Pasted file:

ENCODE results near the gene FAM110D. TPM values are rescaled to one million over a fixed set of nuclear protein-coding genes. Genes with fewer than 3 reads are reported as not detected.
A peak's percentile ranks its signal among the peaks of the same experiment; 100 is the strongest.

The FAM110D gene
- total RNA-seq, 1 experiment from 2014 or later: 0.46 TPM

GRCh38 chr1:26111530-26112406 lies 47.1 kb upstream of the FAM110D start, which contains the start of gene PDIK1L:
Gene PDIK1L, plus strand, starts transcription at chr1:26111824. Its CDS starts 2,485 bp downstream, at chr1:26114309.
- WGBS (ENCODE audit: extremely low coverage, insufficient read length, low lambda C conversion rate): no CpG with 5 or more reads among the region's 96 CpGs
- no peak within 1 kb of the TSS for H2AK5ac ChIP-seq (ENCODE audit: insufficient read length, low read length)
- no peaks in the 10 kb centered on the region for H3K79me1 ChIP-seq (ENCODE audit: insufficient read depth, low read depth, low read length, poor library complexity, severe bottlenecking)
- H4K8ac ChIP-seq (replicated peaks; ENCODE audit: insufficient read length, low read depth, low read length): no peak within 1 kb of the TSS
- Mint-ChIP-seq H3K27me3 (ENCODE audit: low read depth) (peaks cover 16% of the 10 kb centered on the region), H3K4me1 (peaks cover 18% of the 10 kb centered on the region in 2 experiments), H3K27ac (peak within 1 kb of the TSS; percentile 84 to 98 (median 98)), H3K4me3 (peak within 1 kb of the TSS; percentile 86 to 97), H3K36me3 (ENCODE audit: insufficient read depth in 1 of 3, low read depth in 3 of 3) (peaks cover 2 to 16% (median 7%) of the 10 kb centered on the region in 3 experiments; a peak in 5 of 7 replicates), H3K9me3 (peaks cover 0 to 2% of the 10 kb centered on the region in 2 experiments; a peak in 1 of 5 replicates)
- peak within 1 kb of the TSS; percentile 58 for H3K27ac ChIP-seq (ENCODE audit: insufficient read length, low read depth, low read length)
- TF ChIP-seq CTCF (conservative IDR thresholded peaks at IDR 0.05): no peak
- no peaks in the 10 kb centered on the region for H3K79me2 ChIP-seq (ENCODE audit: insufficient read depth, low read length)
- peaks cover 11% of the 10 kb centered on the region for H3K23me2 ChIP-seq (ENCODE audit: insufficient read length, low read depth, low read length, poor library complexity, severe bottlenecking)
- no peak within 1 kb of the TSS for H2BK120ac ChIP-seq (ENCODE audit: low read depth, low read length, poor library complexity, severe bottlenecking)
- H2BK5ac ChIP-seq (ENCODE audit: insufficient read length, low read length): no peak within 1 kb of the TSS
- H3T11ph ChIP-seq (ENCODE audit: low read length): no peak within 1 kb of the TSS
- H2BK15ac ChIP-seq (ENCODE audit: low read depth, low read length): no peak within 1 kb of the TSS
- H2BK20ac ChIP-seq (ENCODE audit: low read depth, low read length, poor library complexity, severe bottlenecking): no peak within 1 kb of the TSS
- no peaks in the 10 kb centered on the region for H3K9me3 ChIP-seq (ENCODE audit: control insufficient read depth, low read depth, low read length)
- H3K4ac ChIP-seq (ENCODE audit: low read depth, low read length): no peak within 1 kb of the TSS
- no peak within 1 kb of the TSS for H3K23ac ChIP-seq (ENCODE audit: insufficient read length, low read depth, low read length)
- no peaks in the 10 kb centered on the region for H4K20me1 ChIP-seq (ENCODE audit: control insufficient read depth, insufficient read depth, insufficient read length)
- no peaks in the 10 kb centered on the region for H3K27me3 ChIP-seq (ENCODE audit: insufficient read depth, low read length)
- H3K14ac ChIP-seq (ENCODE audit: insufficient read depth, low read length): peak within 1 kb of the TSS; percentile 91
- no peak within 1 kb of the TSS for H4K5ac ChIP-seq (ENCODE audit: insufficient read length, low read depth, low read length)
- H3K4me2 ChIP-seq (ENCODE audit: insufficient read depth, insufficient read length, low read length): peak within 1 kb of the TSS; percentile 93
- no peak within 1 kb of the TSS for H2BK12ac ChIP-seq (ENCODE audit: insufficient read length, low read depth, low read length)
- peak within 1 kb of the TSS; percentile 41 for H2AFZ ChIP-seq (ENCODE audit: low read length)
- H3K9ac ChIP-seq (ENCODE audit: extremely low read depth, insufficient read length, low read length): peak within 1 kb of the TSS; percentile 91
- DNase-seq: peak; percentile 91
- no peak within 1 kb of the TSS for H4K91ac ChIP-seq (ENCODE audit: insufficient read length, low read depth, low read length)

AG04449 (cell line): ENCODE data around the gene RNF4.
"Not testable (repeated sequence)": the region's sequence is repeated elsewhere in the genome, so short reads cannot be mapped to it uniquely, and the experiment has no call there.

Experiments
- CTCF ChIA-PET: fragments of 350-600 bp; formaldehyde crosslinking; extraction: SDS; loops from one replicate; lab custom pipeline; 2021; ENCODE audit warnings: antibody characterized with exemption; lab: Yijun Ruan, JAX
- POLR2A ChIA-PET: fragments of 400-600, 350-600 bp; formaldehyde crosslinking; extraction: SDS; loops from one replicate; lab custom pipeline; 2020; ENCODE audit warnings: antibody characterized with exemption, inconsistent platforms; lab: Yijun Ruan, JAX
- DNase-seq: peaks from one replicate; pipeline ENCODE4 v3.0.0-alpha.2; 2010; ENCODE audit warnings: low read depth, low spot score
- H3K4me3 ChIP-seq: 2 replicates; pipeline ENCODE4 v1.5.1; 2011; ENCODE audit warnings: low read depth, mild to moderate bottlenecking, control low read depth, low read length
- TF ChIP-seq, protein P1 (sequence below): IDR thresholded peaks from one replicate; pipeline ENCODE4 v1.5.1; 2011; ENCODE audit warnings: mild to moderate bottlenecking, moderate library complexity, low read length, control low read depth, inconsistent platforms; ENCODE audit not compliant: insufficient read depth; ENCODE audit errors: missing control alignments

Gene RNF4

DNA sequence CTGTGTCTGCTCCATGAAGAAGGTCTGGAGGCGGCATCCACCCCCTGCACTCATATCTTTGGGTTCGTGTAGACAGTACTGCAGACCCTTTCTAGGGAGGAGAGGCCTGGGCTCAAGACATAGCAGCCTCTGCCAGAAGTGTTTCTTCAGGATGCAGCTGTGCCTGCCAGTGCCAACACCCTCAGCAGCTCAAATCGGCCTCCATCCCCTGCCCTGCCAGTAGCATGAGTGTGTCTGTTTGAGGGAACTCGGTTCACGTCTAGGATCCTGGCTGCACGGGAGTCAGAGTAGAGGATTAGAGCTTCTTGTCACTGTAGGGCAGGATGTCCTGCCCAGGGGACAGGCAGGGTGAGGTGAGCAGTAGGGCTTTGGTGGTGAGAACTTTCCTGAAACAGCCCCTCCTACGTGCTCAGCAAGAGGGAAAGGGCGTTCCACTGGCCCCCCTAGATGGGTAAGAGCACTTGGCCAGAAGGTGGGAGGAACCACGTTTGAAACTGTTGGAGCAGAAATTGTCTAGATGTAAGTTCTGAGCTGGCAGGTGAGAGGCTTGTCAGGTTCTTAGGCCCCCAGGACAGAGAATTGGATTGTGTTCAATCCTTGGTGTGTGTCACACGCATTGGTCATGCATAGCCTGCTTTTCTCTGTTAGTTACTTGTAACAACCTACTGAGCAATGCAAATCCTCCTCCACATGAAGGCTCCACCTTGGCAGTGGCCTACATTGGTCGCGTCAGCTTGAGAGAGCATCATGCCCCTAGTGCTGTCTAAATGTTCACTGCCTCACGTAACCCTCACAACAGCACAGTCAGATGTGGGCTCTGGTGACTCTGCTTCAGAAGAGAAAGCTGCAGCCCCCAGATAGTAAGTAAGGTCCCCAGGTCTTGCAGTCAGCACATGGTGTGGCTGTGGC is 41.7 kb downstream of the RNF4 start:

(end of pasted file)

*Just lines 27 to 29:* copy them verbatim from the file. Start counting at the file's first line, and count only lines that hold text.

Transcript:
- no peak within 1 kb of the TSS for H4K5ac ChIP-seq (ENCODE audit: insufficient read length, low read depth, low read length)
- H3K4me2 ChIP-seq (ENCODE audit: insufficient read depth, insufficient read length, low read length): peak within 1 kb of the TSS; percentile 93
- no peak within 1 kb of the TSS for H2BK12ac ChIP-seq (ENCODE audit: insufficient read length, low read depth, low read length)